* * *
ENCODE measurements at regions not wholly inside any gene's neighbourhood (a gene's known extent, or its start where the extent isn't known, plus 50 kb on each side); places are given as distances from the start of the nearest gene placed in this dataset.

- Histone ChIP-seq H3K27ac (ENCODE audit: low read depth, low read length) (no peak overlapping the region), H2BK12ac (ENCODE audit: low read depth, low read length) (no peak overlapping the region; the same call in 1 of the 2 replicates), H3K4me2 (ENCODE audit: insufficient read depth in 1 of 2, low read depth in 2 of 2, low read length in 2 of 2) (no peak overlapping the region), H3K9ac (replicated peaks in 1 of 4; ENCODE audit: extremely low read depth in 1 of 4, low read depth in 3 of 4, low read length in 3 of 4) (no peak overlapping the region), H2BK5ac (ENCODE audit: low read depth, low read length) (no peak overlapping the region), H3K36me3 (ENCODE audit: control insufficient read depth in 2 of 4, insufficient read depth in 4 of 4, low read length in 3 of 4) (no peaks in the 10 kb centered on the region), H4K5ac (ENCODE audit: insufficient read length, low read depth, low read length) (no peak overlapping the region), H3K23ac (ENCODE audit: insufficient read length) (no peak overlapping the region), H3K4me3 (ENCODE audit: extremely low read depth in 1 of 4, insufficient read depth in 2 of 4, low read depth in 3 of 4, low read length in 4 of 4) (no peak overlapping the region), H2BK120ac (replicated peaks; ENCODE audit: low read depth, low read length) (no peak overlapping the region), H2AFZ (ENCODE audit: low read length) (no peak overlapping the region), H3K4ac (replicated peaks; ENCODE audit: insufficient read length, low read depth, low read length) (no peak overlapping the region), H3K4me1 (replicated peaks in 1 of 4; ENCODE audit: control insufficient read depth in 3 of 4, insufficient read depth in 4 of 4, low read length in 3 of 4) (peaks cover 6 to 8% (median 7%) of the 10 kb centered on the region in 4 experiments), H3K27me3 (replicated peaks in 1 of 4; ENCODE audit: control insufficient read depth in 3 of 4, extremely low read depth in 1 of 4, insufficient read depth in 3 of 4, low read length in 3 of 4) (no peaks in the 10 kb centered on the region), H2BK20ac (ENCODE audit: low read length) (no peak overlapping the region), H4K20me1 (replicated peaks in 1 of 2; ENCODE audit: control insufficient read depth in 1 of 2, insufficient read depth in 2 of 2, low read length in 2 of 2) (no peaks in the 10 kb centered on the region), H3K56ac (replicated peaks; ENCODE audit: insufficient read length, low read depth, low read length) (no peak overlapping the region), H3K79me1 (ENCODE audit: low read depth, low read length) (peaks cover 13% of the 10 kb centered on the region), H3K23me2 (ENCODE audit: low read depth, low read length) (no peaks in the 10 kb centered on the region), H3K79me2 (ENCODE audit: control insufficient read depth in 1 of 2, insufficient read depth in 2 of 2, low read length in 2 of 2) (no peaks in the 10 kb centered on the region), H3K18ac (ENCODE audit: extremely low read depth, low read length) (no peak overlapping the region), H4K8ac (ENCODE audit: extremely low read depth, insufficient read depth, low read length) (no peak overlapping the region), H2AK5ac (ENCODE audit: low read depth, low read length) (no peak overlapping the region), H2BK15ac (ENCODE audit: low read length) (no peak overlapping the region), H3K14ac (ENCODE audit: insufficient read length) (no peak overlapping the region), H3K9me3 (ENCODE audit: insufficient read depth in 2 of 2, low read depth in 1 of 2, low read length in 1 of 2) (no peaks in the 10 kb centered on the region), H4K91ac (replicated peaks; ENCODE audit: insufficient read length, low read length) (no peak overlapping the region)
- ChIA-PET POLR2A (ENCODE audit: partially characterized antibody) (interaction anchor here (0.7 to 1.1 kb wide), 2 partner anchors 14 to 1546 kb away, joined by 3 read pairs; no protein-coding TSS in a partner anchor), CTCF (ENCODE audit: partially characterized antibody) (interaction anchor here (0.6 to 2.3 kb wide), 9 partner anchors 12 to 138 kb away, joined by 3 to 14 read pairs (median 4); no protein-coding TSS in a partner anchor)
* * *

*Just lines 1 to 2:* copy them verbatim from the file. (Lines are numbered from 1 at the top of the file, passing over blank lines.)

ENCODE measurements at regions not wholly inside any gene's neighbourhood (a gene's known extent, or its start where the extent isn't known, plus 50 kb on each side); places are given as distances from the start of the nearest gene placed in this dataset.

- Histone ChIP-seq H3K27ac (ENCODE audit: low read depth, low read length) (no peak overlapping the region), H2BK12ac (ENCODE audit: low read depth, low read length) (no peak overlapping the region; the same call in 1 of the 2 replicates), H3K4me2 (ENCODE audit: insufficient read depth in 1 of 2, low read depth in 2 of 2, low read length in 2 of 2) (no peak overlapping the region), H3K9ac (replicated peaks in 1 of 4; ENCODE audit: extremely low read depth in 1 of 4, low read depth in 3 of 4, low read length in 3 of 4) (no peak overlapping the region), H2BK5ac (ENCODE audit: low read depth, low read length) (no peak overlapping the region), H3K36me3 (ENCODE audit: control insufficient read depth in 2 of 4, insufficient read depth in 4 of 4, low read length in 3 of 4) (no peaks in the 10 kb centered on the region), H4K5ac (ENCODE audit: insufficient read length, low read depth, low read length) (no peak overlapping the region), H3K23ac (ENCODE audit: insufficient read length) (no peak overlapping the region), H3K4me3 (ENCODE audit: extremely low read depth in 1 of 4, insufficient read depth in 2 of 4, low read depth in 3 of 4, low read length in 4 of 4) (no peak overlapping the region), H2BK120ac (replicated peaks; ENCODE audit: low read depth, low read length) (no peak overlapping the region), H2AFZ (ENCODE audit: low read length) (no peak overlapping the region), H3K4ac (replicated peaks; ENCODE audit: insufficient read length, low read depth, low read length) (no peak overlapping the region), H3K4me1 (replicated peaks in 1 of 4; ENCODE audit: control insufficient read depth in 3 of 4, insufficient read depth in 4 of 4, low read length in 3 of 4) (peaks cover 6 to 8% (median 7%) of the 10 kb centered on the region in 4 experiments), H3K27me3 (replicated peaks in 1 of 4; ENCODE audit: control insufficient read depth in 3 of 4, extremely low read depth in 1 of 4, insufficient read depth in 3 of 4, low read length in 3 of 4) (no peaks in the 10 kb centered on the region), H2BK20ac (ENCODE audit: low read length) (no peak overlapping the region), H4K20me1 (replicated peaks in 1 of 2; ENCODE audit: control insufficient read depth in 1 of 2, insufficient read depth in 2 of 2, low read length in 2 of 2) (no peaks in the 10 kb centered on the region), H3K56ac (replicated peaks; ENCODE audit: insufficient read length, low read depth, low read length) (no peak overlapping the region), H3K79me1 (ENCODE audit: low read depth, low read length) (peaks cover 13% of the 10 kb centered on the region), H3K23me2 (ENCODE audit: low read depth, low read length) (no peaks in the 10 kb centered on the region), H3K79me2 (ENCODE audit: control insufficient read depth in 1 of 2, insufficient read depth in 2 of 2, low read length in 2 of 2) (no peaks in the 10 kb centered on the region), H3K18ac (ENCODE audit: extremely low read depth, low read length) (no peak overlapping the region), H4K8ac (ENCODE audit: extremely low read depth, insufficient read depth, low read length) (no peak overlapping the region), H2AK5ac (ENCODE audit: low read depth, low read length) (no peak overlapping the region), H2BK15ac (ENCODE audit: low read length) (no peak overlapping the region), H3K14ac (ENCODE audit: insufficient read length) (no peak overlapping the region), H3K9me3 (ENCODE audit: insufficient read depth in 2 of 2, low read depth in 1 of 2, low read length in 1 of 2) (no peaks in the 10 kb centered on the region), H4K91ac (replicated peaks; ENCODE audit: insufficient read length, low read length) (no peak overlapping the region)